The Entry to Kote-Gaeshi from Tsuki

Several months ago, I posted an article on kote-gaeshi mainly focusing on the effectiveness of the wrist turn. Through experimentation and training, we found that kote-gaeshi alone does not work on a resisting opponent. You are required to break the balance first and in that state of imbalance apply the kote-gaeshi. So kote-gaeshi does work, provided you break the balance. Now the next more difficult question is, so how do you do this against a good punch?

This is often easier said than done and is a major reason why we don’t see kote-gaeshi being used in a combat sports environment where they are dealing with trained fighters who can attack while staying in balance despite kote-gaeshi’s wide use in harder arts such as jujitsu or even karate.

One of the most common attacks in which we apply kote-gaeshi from is tsuki. Tsuki directly translated means thrust and is often likened to a punch. I do think there is a difference between a thrust and a real life punch. A punch does not stay extended long enough for you to redirect the forward momentum unless you are extremely skilled and have anticipated the punch. Herein lies the limitation of the traditional version of tsuki kote-gaeshi as commonly practiced in Aikido and which I have tested myself while messing around.

An interesting post from Dan Djurdjevic states the following:

“[Leading forward momentum] is only possible if you enter closely to your opponent and, essentially, meet him/her body to body. To redirect an oncoming force you need to work like a spinning top, moving into the centre – where the speed is slow enough to give you the opportunity of catching the momentum and “going with it”…

[A]ttempting to catch and continue/redirect the extremity of a limb (eg. a hand or foot) is, in my experience, practically impossible given the usual speed at which an attacking limb is travelling at the point of interception, the speed of typical human reaction and the fact that you are not entering into, and utilising, the centre of his/her “circle”.”

I am not entirely sure if this is 100% correct but it does illustrate a valid point. It definitely is not easy to do this what more in the heat of the moment. The only times where I could do this in a ‘sparring’ scenario were when the punches were pulled back a bit slower than it should be. There were times that I could capture it as it was extending which was also very effective but required a high degree of anticipation and may not be as practical in a situation where you don’t know which attack is coming next. More commonly, I made contact at the point of full extension at which point uke was already withdrawing his punch and to try to lead it outward would be resisting that momentum and be not only ineffective, but against Aikido principles.

Having trained in an MMA system for about 2 years, I have had the opportunity of experiencing a wide variety of skill levels of strikers. Some like to make quick strikes while others make heavy pushing punches. Ideally, the heavy pushing punches should have a quick pull back as well but it is very often for newer students who strike with these pushing punches to leave their punch out for a fraction of a second longer than they should. Against these punches, I can definitely see the classic kote-gaeshi turn working.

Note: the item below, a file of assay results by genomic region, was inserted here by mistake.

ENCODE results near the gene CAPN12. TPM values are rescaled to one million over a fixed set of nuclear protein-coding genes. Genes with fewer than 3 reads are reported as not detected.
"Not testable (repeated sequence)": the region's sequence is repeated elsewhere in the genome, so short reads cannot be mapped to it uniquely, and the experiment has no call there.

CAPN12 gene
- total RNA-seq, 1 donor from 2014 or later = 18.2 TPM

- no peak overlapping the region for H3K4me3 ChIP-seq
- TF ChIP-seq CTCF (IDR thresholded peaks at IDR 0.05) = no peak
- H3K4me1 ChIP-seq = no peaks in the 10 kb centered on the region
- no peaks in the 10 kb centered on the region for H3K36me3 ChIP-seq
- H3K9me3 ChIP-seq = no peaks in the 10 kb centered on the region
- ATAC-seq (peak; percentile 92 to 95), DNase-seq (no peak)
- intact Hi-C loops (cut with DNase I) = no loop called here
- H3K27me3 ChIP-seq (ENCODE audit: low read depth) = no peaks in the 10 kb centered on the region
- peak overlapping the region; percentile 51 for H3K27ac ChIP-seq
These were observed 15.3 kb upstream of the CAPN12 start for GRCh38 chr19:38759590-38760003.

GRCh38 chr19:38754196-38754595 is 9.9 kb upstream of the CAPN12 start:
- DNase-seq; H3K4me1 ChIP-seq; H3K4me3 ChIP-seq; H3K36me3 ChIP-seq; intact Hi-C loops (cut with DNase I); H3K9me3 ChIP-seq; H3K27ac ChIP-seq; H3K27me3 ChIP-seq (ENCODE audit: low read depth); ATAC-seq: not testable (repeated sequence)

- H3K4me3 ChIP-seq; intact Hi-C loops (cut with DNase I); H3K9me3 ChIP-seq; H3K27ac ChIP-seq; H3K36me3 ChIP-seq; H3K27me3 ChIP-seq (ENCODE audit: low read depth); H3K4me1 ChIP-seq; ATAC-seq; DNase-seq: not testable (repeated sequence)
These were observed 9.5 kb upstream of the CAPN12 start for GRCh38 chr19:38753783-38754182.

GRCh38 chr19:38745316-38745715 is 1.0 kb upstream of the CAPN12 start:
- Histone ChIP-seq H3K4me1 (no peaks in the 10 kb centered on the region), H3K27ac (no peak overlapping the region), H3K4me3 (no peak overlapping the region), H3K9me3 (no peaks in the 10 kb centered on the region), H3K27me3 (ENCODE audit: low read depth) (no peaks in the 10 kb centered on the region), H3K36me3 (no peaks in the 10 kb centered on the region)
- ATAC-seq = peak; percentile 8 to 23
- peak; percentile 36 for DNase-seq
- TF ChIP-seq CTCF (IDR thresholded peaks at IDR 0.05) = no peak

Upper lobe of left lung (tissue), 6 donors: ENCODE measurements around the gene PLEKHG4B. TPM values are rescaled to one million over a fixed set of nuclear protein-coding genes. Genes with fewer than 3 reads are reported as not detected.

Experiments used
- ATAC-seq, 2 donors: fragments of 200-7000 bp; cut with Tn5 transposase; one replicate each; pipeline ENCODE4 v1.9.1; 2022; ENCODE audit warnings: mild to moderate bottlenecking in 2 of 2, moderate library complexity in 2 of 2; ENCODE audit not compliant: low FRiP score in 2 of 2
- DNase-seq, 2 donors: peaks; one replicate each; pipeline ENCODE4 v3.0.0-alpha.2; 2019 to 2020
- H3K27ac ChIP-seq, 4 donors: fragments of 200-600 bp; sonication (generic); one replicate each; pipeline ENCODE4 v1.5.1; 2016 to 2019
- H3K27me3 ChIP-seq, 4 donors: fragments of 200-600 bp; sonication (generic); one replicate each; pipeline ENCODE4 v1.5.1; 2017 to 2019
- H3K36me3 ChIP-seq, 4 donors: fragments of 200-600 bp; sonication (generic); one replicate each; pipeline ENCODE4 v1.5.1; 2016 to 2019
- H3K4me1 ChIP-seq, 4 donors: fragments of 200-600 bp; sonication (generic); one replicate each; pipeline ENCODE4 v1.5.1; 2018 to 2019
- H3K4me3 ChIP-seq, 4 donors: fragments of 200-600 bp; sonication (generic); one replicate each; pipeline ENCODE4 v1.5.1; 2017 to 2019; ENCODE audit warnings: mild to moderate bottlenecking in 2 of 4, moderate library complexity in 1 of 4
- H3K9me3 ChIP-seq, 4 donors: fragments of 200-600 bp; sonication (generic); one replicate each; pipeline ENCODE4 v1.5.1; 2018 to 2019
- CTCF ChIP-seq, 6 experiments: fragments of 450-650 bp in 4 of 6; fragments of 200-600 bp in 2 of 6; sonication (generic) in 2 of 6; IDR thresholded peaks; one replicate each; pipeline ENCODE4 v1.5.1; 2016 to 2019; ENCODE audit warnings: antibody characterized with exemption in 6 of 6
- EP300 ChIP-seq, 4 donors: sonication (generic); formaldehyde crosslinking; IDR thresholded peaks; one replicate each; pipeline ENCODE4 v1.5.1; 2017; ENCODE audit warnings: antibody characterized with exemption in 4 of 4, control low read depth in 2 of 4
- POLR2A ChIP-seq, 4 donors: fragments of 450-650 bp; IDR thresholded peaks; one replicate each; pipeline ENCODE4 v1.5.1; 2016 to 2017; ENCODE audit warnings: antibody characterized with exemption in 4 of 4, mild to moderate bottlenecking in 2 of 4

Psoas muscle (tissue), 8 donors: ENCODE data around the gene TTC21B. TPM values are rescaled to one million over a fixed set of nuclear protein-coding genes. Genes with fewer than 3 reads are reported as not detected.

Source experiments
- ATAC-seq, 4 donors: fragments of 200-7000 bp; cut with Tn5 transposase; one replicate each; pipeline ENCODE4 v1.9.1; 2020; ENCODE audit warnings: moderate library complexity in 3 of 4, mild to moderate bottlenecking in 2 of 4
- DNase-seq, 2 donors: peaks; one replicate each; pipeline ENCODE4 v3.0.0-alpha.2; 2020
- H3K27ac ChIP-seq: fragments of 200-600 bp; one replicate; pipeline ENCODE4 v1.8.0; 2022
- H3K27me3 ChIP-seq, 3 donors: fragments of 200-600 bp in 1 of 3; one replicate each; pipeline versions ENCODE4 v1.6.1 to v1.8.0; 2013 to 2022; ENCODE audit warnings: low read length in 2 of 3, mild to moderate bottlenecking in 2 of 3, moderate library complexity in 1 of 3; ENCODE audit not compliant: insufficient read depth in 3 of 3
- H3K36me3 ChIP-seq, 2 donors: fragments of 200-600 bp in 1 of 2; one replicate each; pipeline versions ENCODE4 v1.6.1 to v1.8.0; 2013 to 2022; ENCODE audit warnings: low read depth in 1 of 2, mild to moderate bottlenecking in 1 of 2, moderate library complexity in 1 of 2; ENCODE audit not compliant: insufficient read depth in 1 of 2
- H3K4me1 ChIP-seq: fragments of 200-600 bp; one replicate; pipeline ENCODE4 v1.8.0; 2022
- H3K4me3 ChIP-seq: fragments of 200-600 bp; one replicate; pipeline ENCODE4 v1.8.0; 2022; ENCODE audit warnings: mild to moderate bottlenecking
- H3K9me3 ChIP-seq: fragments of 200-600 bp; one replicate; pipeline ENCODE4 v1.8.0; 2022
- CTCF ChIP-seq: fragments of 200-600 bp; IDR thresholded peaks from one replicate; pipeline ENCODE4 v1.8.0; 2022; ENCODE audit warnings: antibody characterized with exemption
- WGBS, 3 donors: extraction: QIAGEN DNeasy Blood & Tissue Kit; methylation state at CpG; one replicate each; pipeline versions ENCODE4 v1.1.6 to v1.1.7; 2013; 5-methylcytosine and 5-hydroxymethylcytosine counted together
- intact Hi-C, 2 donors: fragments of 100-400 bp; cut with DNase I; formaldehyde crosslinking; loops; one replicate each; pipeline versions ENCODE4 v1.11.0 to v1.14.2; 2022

But what about a balanced normal strike that a regular Joe can pull off with a little bit of knowledge? I think Dan’s solution is simple and practical in that he’s using the reverse momentum of the pull back of the punch to effect a quick kote-gaeshi. His video does a good explanation of this:

This does not mean we abandon the classic style of irimi nage which still retains its usefulness in training proper leading and extension or against a slower but heavier punch but it is something we must be aware of when we think about Aikido in its self defense aspect.

Conversely, Roy Y. Suenaka Sensei who was a student of O’Sensei in this article advocates a more traditional approach in using atemi to off balance the opponent before utilizing the forward momentum to go into your traditional irimi nage. That article illustrates many very good points including the proper way to apply a kote-gaeshi lock but with due respect, I have my doubts on using atemi to enter into a traditional irimi nage. Think of it this way: when you get smacked in the face, what is your reaction? To withdraw/retreat or to cover up! Sensei Suenaka mentions utilizing the forward momentum to continue over extending uke but this assumes two things which may not be applicable in a self defense scenario:

  1. The punch has a large forward momentum which is still present after the application of atemi
  2. The hand is not being retracted when uke gets hit by atemi

I suppose there might be someone who attacks like that or someone who continues to charge forward despite being whacked (I know some people who do) but I would think that they fall in the minority of attacks and it would be difficult to rely on this on all types of straight punches.

Last but not least, Sensei Suenaka in that post has an excellent illustration on the proper kote-gaeshi application which we will definitely give it a good try over the next coming weeks!


Incorrect Kote-Gaeshi Hand Position
(Photo A)

The attacker’s hand is forced unnaturally outwards. Lack of lead forces the defender to rely on strength and the pain of the outside lock to effect the throw.

Correct Kote-Gaeshi Hand Position
(Photo B)

The attacker’s hand is locked and bent backwards along the natural arc described by the fingers. With proper lead, this lock is always effective

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